Here we are again in the Castle! So what am I working on these days? More like what am I thinking about these days…

More Dreams of the Neath

I have mentioned before on the blog that I am a great fan of the Fallen London browser game, and I have been spending a lot of time lurking on the forums lately. The impression I get is that FL’s fan community is full of weird, intelligent, vibrantly creative individuals, many of whom also enjoy tabletop role-playing games. Good for me! A lot of fans have been expressing a desire to see a genuine adaptation of the games into RPG form for years. Some have even taken a crack at it themselves. I recently skimmed the Fate Core version by Kyle and Chris Heidtman-Thayer (it’s a fan project), and was very impressed at the layout, clear and accessible writing, and fairly decent editing. As fan works go, it’s way above average.

Something I haven’t seen anyone attempt yet, though many have proposed the idea, is creating a Fallen London RPG that uses it’s own rules, uniquely tailored to the experience of exploring the Neath. If you think of the browser game in the terms of tabletop game design, it’s a narrative-focused experience that uses a “percentile mechanic” for challenges. In other words, when you attempt something, you are shown your chances of success expressed in percents, depending on how good your relevant quality is.

Many venerable, and not-so-venerable RPG’s use rules like this with dice, including Call of Cthulhu, Runequest, and Eclipse Phase. These are, incidentally, some of my favorite games, but they have their issues. A game built around percentiles can feel limiting, and doing anything interesting with these mechanics often amounts to “+10%, -20%, divided by 3 rounding up, etc.” My experience with these systems is that they don’t do a good job of representing supernatural or science-fictional elements, and they also have the strange problem of creating characters that are really bad at everything. This is especially true in Runequest, an epic fantasy game in which your character is just as likely to trip over a log and die than anything else.

So when I approached the problem of designing a Fallen London game, I wanted to create something simple, accessible, and fun, while still capturing the feel of the browser game and Sunless Sea. I guess it helps to express these things in design goals –

  1. Make use of StoryNexus – The engine that Fallen London runs on lends itself well to RPG’s, in my opinion. It’s Qualities are similar to ideas like Aspects in the Fate Core RPG, or the Qualities in Chad Underkoffler’s PDQ system. You have these bullet points that sum up interesting things about your character in a nutshell, and the players get to make them up. A Fine Piece in the Game, or Plagued by Weasels, for example. This would make fans of the original game (the kinds of people I’d be potentially marketing to) feel at home with the mechanics.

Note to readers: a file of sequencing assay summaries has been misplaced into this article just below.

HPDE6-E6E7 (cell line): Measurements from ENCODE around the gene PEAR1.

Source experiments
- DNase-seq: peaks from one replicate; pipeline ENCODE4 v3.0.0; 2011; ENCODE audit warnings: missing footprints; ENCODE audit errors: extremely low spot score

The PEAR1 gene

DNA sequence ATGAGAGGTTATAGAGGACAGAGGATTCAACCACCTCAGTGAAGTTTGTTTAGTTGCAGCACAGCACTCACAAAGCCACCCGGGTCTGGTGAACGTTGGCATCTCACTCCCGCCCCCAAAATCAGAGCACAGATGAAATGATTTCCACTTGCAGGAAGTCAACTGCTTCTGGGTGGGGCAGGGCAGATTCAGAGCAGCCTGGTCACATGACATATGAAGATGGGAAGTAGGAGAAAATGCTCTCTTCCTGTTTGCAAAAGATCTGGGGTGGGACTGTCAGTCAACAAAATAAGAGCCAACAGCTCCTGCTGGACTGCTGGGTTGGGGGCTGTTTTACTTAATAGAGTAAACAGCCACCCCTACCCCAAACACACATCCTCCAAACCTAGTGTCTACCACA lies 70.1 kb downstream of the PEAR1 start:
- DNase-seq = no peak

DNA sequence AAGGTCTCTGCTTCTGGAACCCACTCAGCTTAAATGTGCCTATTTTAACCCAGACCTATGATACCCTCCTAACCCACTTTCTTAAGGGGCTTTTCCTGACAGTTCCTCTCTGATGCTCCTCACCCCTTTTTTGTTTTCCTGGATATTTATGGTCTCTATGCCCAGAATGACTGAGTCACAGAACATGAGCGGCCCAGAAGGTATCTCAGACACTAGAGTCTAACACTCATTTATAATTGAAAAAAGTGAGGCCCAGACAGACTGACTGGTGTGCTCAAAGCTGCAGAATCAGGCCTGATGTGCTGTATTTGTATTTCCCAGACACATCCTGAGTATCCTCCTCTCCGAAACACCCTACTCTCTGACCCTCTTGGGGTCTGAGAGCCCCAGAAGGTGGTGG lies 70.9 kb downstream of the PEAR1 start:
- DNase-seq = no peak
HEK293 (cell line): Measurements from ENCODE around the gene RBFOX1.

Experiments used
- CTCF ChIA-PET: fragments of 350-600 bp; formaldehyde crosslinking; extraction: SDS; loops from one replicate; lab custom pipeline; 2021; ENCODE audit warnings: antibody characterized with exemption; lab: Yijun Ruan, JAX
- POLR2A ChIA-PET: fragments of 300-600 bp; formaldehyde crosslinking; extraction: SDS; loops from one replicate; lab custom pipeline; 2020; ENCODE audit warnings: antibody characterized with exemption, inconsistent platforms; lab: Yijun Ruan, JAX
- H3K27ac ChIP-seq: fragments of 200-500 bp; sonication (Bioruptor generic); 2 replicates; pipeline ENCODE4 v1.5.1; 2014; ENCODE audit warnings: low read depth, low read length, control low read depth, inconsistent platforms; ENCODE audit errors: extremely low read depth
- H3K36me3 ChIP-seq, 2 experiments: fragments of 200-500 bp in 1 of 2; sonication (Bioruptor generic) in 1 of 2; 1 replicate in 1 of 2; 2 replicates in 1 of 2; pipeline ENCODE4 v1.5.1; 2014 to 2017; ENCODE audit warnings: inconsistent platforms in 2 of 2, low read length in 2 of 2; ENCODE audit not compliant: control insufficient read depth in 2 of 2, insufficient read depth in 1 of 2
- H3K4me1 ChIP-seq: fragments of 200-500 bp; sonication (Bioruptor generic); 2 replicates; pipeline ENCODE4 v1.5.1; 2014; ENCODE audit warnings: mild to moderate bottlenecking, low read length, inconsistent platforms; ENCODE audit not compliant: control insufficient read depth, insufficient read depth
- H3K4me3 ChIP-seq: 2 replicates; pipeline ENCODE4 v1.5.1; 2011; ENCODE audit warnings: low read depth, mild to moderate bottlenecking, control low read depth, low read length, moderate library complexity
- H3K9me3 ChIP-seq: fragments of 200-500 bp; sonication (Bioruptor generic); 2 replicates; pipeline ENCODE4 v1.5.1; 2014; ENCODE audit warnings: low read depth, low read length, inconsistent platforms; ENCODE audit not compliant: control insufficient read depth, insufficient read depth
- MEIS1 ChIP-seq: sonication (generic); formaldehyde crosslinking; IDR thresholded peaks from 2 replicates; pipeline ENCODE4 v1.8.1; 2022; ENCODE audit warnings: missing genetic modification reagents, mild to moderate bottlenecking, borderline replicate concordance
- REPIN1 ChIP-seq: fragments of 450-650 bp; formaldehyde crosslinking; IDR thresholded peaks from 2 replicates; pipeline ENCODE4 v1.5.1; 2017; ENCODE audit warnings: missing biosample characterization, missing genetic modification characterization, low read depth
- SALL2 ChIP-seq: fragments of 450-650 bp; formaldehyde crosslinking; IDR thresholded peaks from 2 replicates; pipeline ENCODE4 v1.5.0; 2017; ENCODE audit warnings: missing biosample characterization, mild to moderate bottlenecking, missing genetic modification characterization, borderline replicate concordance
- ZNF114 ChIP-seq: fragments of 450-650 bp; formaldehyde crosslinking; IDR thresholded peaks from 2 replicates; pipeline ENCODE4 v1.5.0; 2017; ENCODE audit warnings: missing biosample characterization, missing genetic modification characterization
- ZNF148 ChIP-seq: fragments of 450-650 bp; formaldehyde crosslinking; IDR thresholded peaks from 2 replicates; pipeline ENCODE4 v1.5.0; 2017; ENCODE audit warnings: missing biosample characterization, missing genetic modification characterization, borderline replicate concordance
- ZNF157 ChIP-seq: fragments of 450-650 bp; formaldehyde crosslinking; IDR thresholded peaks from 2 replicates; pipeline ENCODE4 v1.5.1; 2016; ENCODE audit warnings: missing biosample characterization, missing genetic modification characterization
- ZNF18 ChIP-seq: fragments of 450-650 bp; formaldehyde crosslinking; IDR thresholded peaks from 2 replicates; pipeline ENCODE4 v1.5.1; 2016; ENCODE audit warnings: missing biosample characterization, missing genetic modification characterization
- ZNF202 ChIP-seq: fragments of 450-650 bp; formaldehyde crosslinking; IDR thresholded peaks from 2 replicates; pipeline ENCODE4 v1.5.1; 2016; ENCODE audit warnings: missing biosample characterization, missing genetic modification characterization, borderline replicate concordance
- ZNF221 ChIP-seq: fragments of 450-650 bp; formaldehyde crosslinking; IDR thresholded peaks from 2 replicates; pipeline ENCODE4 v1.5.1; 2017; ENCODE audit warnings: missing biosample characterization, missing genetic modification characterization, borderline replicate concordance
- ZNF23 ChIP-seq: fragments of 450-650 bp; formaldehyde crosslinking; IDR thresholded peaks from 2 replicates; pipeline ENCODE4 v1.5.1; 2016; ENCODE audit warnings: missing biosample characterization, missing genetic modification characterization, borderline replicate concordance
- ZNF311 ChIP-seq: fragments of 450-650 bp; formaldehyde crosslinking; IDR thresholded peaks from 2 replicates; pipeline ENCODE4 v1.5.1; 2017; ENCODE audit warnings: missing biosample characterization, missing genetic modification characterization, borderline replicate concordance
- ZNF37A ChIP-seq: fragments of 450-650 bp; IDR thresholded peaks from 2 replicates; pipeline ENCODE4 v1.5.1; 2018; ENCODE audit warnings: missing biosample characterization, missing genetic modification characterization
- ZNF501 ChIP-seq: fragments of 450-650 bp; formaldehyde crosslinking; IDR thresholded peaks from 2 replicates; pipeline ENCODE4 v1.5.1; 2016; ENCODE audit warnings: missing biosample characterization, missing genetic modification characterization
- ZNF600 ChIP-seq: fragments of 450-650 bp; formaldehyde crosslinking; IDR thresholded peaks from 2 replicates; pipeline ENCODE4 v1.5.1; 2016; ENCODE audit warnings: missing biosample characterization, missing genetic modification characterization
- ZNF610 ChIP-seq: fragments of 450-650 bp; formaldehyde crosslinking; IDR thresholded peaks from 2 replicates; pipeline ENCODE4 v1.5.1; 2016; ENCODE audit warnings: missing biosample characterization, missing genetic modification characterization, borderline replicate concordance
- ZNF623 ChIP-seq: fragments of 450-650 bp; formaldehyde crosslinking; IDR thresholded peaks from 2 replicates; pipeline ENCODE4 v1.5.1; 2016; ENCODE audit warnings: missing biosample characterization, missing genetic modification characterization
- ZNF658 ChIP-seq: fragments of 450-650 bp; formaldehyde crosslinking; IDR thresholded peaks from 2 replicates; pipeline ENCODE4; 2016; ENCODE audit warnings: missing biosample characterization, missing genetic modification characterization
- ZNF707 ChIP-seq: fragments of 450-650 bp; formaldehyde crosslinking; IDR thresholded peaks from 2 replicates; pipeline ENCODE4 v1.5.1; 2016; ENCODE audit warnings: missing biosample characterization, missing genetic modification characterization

2. Keep it Simple/Different is Okay – So I was going off on a tangent about everything wrong with percentile systems. My first thought was to just apply a simple skill system that uses these, but then I realized that I should make a chart of rating-versus-difficulty of certain tasks, modifiers, and so on, until my head started spinning. It’s been done before, and it wasn’t done that well. I figured as long as a game can encourage good storytelling, and at least feel like the source material, it doesn’t have to be an exact adaptation. So I went with dice-pools, six-sided dice, and a “pass-fail” approach.
  3. Conflict can also be Abstract – I was thinking about Fate Core’s Aspects, and what they represent in the wider world of RPG design. Most traditional¬† RPG’s follow a pattern of building characters out of stats (the character’s intrinsic and physical attributes), and skills (the things they are good at, or can become good at). Fate’s Aspects are like stats, but instead of representing a character’s intrinsic nature, they cover the things that make them interesting to the story. And they are usually created in a DIY fashion. Fate also takes an interesting approach to conflict and challenges in the story. Usually a player rolls dice against a target difficulty to measure success, but they can aid this process by creating Aspects on the fly, that are tied to the situation rather than their characters. For example, if someone is facing a tough enemy, they could just keep hacking at them, or they could create the Aspect “Swinging Wildly on a Chandelier,” to produce all kinds of randomness. This encourages creativity and good storytelling, and Fallen London has a vaguely similar system in place with some of it’s stories. In FL, if you are solving a case, or preparing for a challenging duel or hunt, you have to spend time building up a quality like, “Collecting Evidence” or “The Hunt is On.” I thought it would be fun to incorporate this system into my game’s conflicts, and make that the default method for any complex or long-term challenge.